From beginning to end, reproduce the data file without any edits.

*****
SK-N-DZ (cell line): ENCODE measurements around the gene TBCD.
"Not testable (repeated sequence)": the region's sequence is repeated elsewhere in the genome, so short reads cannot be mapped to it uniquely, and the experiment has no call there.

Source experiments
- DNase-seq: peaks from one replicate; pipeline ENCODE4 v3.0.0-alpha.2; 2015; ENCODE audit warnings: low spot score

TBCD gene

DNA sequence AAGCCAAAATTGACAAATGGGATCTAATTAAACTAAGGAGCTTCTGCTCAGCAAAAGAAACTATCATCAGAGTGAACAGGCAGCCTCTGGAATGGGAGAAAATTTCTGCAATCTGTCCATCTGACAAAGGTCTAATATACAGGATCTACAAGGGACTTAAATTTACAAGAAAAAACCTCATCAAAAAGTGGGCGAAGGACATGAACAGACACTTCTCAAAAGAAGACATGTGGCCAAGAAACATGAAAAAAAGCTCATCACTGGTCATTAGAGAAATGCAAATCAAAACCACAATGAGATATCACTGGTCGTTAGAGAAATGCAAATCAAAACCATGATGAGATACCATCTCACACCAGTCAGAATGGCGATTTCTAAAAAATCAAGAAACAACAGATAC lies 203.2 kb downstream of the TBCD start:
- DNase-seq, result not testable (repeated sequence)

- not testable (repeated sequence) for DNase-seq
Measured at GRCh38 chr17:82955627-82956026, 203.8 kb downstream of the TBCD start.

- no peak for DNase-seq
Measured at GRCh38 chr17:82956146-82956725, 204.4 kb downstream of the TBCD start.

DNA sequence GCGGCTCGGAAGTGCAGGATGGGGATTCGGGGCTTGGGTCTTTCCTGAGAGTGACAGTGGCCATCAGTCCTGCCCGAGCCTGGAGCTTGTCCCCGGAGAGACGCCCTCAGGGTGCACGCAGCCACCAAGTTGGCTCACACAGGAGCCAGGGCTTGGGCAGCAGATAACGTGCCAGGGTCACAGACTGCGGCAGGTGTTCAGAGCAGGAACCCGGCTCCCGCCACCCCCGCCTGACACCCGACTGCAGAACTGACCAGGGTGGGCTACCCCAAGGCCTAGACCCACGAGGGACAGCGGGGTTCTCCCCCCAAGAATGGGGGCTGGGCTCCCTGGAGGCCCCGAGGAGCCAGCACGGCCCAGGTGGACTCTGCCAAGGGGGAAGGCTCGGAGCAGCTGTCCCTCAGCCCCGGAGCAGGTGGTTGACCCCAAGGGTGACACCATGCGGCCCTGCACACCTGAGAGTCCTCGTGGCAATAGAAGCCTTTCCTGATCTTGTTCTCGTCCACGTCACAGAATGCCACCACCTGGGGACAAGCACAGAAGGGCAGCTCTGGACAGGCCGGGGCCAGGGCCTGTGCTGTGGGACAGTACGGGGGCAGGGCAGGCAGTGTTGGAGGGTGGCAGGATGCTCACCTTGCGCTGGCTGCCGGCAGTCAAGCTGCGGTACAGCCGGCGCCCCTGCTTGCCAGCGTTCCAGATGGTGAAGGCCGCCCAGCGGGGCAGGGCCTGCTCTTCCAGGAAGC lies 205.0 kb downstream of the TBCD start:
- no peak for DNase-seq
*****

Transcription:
SK-N-DZ (cell line): ENCODE measurements around the gene TBCD.
"Not testable (repeated sequence)": the region's sequence is repeated elsewhere in the genome, so short reads cannot be mapped to it uniquely, and the experiment has no call there.

Source experiments
- DNase-seq: peaks from one replicate; pipeline ENCODE4 v3.0.0-alpha.2; 2015; ENCODE audit warnings: low spot score

TBCD gene

DNA sequence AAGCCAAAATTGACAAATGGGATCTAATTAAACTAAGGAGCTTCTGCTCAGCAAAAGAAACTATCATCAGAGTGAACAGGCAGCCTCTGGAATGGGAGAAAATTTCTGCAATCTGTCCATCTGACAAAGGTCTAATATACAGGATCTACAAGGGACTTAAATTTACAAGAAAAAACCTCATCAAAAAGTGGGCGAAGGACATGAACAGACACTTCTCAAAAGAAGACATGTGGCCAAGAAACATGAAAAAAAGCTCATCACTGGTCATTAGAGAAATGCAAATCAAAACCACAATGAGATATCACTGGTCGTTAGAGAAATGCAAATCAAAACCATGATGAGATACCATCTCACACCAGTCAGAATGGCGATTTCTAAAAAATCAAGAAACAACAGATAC lies 203.2 kb downstream of the TBCD start:
- DNase-seq, result not testable (repeated sequence)

- not testable (repeated sequence) for DNase-seq
Measured at GRCh38 chr17:82955627-82956026, 203.8 kb downstream of the TBCD start.

- no peak for DNase-seq
Measured at GRCh38 chr17:82956146-82956725, 204.4 kb downstream of the TBCD start.

DNA sequence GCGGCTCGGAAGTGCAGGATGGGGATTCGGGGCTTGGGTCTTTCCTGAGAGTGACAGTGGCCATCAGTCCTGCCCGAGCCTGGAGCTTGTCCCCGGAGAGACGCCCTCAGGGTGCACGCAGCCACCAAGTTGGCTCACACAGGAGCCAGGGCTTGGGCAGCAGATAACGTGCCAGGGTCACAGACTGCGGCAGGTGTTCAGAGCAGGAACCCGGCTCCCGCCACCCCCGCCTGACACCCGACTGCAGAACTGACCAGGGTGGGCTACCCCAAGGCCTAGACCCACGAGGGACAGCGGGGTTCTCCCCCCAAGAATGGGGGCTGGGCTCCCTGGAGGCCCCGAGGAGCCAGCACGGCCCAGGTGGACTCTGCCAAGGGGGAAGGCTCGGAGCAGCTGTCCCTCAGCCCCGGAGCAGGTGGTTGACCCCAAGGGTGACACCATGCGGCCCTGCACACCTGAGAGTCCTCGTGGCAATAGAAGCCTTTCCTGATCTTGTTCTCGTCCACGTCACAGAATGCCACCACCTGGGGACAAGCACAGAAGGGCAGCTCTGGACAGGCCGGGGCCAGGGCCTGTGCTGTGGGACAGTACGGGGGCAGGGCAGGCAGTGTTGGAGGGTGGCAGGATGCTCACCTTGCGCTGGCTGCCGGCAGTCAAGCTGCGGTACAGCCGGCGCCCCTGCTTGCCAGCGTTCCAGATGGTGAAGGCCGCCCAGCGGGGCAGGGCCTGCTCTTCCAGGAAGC lies 205.0 kb downstream of the TBCD start:
- no peak for DNase-seq